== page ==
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October 16th, 2020 | By Chloe Jo Davis

You have no idea the good your old stuff could be doing! Rather than letting things you no longer have use for decompose and off-gas in a big, heaping pile of trash , ethically purge.  It’s easier than you think! There is nothing better than the feeling of a good, deep cleanse.  Remember – “One man’s trash is another man’s treasure,” think about the excitement you’d feel if someone surprised you with a vintage, storied handbag or a fun piece of antique jewelry. There is almost nothing from your home that needs to go in a garbage can, except cat hair.. and some people knit sweaters of that beautifully!  If there is something you don’t know what do with – you will after reading this list!

20 Ways To Ethically Purge Your Stuff

  1. Give away items to someone you know would love or could use a particular thing. For example; let’s just assume you have a 4 year old boy – find a friend with a 2 year old boy and give her all your small boys clothes and out-aged toys.  Hand me downs are called “pre-loved” for a reason! Better yet, join a facebook “swap” group and dole out your outgrown sizes/ stuff for things that are of use to you.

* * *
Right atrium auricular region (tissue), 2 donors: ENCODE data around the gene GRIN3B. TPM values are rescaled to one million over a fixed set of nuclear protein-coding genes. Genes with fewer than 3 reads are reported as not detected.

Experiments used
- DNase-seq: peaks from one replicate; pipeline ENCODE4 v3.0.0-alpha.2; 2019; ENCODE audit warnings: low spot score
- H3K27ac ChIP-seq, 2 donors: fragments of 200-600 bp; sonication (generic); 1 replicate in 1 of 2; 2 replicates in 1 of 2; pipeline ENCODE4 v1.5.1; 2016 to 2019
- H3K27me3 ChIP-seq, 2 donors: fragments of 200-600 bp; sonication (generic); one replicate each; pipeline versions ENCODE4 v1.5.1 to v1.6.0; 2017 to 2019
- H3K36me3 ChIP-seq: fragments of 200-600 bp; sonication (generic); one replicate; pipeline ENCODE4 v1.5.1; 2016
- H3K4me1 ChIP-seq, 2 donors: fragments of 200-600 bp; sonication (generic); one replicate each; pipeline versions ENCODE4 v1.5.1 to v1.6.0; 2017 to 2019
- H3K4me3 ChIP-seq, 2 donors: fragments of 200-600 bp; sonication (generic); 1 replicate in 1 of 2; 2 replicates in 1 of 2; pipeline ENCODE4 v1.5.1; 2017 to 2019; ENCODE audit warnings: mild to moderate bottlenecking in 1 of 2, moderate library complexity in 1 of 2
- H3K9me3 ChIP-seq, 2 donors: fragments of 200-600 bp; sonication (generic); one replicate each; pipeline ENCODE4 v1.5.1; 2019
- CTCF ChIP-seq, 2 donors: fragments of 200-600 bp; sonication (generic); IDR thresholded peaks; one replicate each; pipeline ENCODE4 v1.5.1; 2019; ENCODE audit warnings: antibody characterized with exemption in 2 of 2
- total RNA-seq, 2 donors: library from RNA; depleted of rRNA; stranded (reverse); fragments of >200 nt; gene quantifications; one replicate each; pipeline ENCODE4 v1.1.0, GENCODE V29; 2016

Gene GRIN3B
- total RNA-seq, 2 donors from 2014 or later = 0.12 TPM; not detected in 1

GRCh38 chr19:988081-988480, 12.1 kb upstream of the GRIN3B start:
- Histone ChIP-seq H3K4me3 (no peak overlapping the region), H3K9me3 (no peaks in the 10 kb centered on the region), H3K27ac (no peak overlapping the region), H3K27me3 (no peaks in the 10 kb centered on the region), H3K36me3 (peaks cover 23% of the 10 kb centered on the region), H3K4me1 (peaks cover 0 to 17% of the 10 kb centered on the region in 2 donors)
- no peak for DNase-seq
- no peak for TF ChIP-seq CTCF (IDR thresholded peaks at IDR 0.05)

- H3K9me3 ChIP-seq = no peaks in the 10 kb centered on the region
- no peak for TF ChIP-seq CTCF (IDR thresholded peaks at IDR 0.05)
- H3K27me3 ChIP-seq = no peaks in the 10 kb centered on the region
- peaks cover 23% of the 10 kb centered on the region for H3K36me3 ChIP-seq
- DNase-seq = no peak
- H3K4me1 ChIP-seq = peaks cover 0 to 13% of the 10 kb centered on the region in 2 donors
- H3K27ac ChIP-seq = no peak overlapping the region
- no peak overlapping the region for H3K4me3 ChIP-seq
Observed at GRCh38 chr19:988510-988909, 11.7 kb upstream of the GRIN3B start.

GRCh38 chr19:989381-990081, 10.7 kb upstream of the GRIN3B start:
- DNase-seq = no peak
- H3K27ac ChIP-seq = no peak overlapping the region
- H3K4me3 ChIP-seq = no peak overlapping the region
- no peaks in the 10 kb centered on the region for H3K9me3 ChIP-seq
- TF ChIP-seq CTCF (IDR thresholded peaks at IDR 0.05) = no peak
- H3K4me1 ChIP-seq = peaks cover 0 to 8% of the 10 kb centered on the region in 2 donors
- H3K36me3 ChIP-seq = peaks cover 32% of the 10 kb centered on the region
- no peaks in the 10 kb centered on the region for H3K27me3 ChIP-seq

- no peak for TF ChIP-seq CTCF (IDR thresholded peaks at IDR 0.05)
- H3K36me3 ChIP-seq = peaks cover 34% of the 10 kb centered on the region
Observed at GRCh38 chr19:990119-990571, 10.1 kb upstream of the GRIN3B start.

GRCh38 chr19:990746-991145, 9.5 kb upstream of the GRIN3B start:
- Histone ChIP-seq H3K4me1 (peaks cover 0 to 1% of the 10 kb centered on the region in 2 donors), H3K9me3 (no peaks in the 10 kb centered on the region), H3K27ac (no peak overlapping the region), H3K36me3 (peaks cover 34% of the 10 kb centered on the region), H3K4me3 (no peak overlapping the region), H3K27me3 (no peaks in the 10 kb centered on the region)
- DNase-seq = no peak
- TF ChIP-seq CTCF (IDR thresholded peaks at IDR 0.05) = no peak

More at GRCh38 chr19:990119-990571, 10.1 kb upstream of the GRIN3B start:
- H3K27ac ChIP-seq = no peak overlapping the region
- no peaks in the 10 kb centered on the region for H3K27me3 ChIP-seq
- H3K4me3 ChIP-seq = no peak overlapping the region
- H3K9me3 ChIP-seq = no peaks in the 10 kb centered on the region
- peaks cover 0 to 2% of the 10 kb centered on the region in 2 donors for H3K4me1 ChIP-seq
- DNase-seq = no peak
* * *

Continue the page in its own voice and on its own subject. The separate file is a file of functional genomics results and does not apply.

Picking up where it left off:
2. Hold a clothing swap with your crew, but open it up to include housewares, toys, etc. Serve refreshments, play fun music, and make it a girls-night-in sort of gathering!
  3. Sell your clothing to a local consignment/ resale shop, make some cash and clean out your unused duds. Note, there are upscale consignment shops who are very picky, and ones who are open to all brands in good condition. Google consignment shops in your area and visit their websites to get a vibe for what they are looking for before you waste your time bringing in 5 garbage bags of clothes.
  4. Order a ThredUp bag and toss everything (mens/womens/kids/ shoes/ bags) you no longer want in it and ship it back (free) to them – You can opt to have them recycle all items they don’t accept so you don’t end up in the same conundrum you were originally in. There are many other apps and sites like Poshmark that you can sell your stuff on, but with those you have to upload the pix and run the sale yourself – which may take more time than you’re interested in spending – you most likely however, make more money.  Buffalo Exchange is now offering selling by mail too.
  5. Send high-end items to The RealReal and make some dough or webstore credit – only send in big name designers for this one though – but working with them always pays off. The great thing about selling to The RealReal is conscious eco-fashion designers like Stella McCartney offer you incentives to earn $100 to shop Stella when you consign any Stella McCartney item on The RealReal.